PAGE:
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Lest we forget … bringing the names of the dead to the streets where we live

Words by Kate Thompson
Portsmouth City Council has found an imaginative way of honouring the soldiers and sailors who sacrificed their lives with a moving one-of-a-kind tribute on the streets of the city.

In the run-up to the 100th anniversary of the end of the First World War on Sunday November 11, signs will go up in 846 roads across the city to mark the names of nearly 6,000 servicemen who died.

It’s such a touching way to honour the fallen and really brings home the scale of the devastation suffered by families across the city. Bringing the names of the dead to the streets where we live makes the loss of these young men even more palpable – we are walking in their footsteps.

With ceremonies planned across the country to mark the centenary, it is the relative simplicity of this tribute (and the hard work of James Daly, a researcher at the D-Day Story in Southsea) which makes it so effective.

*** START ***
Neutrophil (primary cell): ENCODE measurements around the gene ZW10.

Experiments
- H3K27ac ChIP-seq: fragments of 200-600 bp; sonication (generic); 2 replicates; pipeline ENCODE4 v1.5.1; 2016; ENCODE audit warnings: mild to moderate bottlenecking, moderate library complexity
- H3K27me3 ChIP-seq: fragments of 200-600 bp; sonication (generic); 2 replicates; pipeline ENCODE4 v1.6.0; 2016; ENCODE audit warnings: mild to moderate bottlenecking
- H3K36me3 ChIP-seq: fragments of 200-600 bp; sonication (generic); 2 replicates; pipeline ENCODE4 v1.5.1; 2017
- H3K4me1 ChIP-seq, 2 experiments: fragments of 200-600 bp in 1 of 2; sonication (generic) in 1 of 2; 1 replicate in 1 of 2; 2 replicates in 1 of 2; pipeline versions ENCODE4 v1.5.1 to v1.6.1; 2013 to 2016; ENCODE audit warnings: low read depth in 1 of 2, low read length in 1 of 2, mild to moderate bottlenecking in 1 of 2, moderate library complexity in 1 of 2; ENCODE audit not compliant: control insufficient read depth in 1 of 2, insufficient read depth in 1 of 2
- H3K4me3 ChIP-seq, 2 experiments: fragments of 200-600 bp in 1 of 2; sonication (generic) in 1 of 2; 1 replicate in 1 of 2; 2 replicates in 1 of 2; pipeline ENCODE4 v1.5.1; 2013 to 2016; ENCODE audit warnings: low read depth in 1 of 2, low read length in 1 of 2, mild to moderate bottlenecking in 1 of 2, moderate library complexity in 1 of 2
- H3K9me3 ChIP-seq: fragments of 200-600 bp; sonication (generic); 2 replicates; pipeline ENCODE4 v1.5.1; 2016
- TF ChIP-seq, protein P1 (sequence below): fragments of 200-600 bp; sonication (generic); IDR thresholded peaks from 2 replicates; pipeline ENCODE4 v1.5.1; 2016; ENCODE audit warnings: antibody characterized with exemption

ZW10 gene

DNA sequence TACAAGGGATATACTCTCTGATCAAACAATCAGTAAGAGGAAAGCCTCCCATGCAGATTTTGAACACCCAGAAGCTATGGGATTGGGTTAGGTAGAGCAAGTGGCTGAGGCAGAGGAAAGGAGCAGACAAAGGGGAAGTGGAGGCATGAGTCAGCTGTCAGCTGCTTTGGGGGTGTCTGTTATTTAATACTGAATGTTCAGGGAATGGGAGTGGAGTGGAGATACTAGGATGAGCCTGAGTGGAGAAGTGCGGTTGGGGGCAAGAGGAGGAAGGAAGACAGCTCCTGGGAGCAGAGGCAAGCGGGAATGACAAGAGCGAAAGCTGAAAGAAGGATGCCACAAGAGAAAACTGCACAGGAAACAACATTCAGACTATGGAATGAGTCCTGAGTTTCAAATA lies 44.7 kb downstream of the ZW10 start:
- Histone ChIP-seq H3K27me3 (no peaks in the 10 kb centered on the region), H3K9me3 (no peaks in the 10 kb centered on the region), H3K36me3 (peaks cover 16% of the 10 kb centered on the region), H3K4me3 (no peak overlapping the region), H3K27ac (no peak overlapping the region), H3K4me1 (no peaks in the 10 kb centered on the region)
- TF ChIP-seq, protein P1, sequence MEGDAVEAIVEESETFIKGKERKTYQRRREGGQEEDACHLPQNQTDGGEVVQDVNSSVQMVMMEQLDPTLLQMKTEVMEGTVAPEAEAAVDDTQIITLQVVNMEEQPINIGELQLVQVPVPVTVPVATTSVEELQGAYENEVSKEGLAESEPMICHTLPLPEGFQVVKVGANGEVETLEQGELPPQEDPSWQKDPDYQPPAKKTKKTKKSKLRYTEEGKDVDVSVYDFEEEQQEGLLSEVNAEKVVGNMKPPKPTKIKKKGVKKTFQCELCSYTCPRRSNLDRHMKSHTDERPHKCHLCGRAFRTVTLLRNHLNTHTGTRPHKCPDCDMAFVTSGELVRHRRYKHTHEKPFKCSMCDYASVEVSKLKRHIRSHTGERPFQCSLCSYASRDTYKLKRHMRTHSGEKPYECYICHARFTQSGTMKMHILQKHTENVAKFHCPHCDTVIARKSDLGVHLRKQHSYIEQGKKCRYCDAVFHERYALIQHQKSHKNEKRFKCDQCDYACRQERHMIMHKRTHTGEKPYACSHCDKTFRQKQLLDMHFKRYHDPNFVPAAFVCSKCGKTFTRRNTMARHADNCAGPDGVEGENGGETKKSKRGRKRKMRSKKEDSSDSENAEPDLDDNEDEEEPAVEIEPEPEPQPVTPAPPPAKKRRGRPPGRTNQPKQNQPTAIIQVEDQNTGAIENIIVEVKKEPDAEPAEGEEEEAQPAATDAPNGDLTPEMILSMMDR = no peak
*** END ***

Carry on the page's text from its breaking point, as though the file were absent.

Tucked away on the stairwell on the Osborne Road entrance to Debenhams is another memorial that brings home the full horror of the First World War.

The memorial dates back to when the site was occupied by Handleys department store and is a beautiful reminder of the 61 staff members who fought in the war – and the 15 men who sadly never returned.


Posted in: Articles, History & Architecture